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ARCHIVE: Baroque Music

There is a current (mis)conception that in order to sound “authentic,” baroque music should be subdued in volume and tone. These presentations all too often sound dull, out of tune, and with a tortured stylistic approach due to the purposeful lack of vibrato. This only serves to represent the least skilled and trained of baroque players, the ripieni. Vibrato on a string instrument or with a voice is the natural byproduct of good technique and a musical approach. It needs to be stylistically modulated, not eliminated.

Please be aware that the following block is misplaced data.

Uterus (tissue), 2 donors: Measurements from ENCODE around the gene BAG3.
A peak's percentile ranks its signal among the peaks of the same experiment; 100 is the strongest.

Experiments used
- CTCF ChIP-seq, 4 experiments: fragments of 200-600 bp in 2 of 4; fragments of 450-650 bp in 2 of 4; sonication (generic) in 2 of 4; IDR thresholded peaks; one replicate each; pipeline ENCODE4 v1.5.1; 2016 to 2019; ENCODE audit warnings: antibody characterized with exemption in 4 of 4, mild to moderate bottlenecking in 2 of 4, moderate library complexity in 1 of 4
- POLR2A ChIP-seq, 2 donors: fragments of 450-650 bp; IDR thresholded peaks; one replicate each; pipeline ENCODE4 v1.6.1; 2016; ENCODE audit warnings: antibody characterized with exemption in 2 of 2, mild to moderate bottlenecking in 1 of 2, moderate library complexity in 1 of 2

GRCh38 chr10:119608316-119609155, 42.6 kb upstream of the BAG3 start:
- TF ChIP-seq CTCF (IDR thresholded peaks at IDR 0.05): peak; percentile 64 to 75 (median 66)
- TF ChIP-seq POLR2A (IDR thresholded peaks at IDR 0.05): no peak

An article in The Strad addresses the use of vibrato in baroque music. “Today’s specialists in early music play with a minimum of vibrato and consequently with a light, delicate bow stroke, which yields a tone that might be described as thin and lacking in colour.” Quoting several early writers, the author states “a continuous light vibrato on long notes served only to imitate what the voice does naturally and therefore was highly desirable…. While we would not wish to imitate their overwhelming volume, our performances would benefit from a fuller tone, which becomes possible once strings are permitted a vibrato that imitates the beauty of the singing voice.”

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